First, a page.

This new capability relies on precise thermal modeling algorithms in the PCU. These more refined thermal estimates also enhance the number of extra frequency bins available with multiple active cores. In previous products, the frequency limits for a single active core were often much higher than scenarios with two or four cores active. For example, the Core i5 750 has a base clock of 2.66GHz and can reach 2.8GHz (+5%) with 3-4 cores or 3.2GHz (+20%) with 1-2 cores active. While the actual binning for Turbo-mode is a product level decision, Sandy Bridge should improve flexibility for some models.
Previously, the GPU was on a separate die and was power managed by the driver. Since Sandy Bridge integrates graphics and CPUs into a single chip, the PCU can flexibly manage the power and thermal budget between the two components with much higher precision and lower latency. Sandy Bridge can provide higher performance for most applications, by sharing thermal and power resources between the graphics and CPUs, rather than statically allocating a power and thermal budget. For example, when running a CPU-intensive workload where graphics is lightly used, the PCU can allocate more power for the CPU cores, which then translates into higher frequency and performance. In high-end products, reportedly each core can reach 3.8GHz, while the GPU can hit 1.35GHz.
Each core in Sandy Bridge can be power gated off. Since the graphics has its own power plane, it can be controlled with traditional techniques, rather than using on-die power gating. The cache and ring interconnect cannot be shut down or power gated, since they are shared by all components. However, Intel’s L3 caches are designed with sleep transistors and other techniques to reduce active and idle power. It is also likely there are ways to reduce the idle power of the ring interconnect when it is not in use, but power gating was not considered an attractive option for Sandy Bridge. Naturally, the system agent must always stay active, since it includes the PCU, and it also receives the base clock over DMI.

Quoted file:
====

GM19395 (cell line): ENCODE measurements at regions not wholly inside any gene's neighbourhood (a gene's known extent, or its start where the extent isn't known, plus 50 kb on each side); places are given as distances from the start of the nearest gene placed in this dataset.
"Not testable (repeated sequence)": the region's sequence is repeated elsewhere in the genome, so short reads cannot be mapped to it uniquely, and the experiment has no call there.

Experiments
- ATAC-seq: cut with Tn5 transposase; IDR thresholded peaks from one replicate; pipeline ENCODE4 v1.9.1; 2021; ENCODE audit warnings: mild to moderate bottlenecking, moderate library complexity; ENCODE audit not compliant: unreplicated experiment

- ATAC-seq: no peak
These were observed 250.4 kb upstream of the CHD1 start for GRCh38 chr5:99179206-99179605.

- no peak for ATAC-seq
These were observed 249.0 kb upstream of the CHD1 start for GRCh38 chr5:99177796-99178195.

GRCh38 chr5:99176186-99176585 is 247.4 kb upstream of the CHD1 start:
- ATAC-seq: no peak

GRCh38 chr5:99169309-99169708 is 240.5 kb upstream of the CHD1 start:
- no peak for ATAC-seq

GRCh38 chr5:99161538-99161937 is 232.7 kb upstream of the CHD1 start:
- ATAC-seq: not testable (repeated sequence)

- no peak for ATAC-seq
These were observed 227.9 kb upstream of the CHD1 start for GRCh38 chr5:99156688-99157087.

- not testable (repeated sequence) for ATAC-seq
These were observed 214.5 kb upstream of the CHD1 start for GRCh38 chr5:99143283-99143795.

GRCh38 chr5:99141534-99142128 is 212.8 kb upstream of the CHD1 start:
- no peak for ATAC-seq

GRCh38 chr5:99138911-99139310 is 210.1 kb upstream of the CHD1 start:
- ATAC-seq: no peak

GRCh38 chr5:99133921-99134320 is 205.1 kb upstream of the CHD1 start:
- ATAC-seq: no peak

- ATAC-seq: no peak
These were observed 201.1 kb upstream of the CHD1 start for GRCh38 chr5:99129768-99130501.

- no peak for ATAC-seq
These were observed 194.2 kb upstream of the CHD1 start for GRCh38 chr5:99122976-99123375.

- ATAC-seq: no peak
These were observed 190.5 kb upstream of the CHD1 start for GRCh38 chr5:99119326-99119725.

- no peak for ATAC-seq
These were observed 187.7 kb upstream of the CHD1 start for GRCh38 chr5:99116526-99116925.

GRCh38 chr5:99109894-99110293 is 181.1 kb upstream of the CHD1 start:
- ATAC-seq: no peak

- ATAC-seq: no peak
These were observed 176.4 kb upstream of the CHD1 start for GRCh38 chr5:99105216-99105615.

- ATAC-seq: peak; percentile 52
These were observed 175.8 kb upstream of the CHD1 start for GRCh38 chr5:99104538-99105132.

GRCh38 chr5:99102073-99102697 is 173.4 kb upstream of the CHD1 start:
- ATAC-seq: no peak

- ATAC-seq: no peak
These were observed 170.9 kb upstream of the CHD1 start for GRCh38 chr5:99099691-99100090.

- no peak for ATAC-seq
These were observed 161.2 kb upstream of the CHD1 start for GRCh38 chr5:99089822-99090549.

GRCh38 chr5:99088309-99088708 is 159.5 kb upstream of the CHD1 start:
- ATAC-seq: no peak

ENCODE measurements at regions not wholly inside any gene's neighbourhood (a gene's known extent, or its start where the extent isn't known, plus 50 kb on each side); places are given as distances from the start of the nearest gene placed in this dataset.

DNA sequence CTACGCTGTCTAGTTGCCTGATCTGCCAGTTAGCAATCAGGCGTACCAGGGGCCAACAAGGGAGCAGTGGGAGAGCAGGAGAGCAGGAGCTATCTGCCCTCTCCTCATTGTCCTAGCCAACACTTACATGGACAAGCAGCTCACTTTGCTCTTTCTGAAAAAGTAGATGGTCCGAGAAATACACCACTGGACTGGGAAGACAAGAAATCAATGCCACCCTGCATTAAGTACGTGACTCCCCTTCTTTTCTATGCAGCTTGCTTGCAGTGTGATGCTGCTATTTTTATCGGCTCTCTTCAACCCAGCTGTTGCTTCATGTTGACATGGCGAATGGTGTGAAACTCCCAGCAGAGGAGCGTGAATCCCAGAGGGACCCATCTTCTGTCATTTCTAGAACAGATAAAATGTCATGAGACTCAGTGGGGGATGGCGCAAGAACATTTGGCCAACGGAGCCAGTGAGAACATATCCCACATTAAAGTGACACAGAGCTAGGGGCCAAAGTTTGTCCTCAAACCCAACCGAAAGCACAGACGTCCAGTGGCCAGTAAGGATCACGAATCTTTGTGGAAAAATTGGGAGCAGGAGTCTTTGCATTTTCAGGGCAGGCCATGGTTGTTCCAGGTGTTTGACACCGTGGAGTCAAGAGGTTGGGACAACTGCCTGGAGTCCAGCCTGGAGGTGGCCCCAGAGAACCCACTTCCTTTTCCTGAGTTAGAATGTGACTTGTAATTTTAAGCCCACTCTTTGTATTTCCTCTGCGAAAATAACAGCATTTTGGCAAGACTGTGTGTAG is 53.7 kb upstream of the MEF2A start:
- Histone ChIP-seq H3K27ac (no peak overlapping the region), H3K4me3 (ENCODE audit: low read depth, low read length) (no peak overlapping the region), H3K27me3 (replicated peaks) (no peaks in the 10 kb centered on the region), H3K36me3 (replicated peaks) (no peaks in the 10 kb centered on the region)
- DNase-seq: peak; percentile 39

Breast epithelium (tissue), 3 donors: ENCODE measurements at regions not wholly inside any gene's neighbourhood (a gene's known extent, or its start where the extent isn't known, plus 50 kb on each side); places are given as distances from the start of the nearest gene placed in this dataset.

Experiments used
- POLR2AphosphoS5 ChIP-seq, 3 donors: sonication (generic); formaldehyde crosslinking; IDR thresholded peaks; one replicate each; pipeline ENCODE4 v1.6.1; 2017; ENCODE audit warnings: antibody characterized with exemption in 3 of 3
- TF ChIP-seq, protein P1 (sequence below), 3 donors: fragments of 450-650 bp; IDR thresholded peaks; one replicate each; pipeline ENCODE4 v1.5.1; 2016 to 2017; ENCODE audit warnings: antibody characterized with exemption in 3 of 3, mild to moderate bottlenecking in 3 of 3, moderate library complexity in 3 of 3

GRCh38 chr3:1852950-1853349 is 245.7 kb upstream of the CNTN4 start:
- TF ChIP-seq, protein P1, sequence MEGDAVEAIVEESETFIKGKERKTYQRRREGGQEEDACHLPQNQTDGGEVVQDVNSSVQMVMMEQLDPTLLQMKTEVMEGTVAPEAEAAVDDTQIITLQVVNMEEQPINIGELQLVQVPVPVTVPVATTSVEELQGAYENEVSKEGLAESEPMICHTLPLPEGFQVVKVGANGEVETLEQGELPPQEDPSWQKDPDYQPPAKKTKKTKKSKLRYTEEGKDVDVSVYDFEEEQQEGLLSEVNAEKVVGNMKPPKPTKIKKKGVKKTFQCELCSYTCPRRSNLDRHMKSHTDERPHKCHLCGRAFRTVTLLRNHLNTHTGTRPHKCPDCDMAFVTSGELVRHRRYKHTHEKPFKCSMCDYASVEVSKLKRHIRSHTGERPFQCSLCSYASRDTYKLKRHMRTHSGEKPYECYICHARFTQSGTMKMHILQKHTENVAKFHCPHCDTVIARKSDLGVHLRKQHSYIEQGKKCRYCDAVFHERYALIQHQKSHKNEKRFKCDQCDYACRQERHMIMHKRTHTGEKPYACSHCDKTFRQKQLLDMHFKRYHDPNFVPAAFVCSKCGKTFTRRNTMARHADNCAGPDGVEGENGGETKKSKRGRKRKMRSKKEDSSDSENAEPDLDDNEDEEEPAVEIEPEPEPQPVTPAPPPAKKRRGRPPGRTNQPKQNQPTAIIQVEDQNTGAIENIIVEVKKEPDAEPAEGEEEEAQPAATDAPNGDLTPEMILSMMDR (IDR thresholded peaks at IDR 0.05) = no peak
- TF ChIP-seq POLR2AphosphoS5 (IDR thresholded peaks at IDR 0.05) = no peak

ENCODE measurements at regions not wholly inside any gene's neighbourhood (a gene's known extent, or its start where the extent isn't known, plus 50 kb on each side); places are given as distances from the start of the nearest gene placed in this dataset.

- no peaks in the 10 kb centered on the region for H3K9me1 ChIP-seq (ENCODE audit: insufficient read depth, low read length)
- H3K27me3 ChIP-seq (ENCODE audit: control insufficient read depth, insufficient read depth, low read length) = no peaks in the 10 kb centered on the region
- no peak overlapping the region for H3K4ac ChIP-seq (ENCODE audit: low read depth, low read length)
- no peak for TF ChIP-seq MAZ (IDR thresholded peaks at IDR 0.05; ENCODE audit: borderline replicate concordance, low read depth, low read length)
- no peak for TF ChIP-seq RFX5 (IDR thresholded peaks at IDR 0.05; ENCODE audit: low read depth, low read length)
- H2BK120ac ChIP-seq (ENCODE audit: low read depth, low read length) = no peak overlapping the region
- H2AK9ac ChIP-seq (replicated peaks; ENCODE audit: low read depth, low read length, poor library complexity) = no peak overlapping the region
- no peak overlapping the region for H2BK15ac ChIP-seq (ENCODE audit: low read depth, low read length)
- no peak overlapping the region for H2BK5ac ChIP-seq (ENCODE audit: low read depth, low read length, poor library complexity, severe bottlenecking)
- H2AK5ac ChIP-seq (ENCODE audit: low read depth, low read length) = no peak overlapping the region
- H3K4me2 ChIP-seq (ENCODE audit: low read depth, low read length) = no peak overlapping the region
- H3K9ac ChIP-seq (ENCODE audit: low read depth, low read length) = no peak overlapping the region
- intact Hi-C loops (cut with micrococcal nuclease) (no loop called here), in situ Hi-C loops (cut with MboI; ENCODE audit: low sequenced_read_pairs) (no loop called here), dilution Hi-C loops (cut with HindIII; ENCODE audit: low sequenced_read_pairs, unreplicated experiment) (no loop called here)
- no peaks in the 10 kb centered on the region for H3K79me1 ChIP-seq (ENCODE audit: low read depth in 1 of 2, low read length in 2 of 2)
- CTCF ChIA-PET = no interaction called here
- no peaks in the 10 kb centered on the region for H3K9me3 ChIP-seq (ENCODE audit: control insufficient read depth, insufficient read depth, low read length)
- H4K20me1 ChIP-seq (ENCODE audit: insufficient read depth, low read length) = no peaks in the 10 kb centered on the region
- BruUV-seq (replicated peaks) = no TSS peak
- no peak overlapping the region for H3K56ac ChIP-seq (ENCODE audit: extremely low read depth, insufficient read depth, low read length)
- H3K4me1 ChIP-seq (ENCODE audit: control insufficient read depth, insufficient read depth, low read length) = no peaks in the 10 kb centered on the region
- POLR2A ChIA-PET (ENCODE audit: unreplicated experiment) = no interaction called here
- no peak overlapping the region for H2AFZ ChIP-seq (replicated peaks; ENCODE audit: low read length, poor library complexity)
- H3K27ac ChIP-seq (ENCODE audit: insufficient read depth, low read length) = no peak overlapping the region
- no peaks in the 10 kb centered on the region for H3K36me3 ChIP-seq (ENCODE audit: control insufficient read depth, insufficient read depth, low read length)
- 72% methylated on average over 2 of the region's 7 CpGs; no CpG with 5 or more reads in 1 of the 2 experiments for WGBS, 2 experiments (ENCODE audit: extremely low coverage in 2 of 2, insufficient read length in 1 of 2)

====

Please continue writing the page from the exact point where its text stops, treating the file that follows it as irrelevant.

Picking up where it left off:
The display and media engine in Sandy Bridge has also been substantially reworked. High definition MPEG2, VC1 or AVC streams are decoded in hardware (2 simultaneous streams can be decoded). Unlike previous generations, decoding does not involve the GPU. The fixed function decoding block is more power efficient than the programmable GPU, and also avoids sending data across the chip and waking up the GPU – reportedly achieving a 2X decrease in power consumption for playback. Encoding re-uses many of the decoding fixed function blocks and works with the GPU shader cores through the L3 cache. Demonstrations at IDF suggest a 2X performance gain, although further testing should show a more complete picture. Intel has also release a software development kit so that programmers will be able to take advantage of these new features.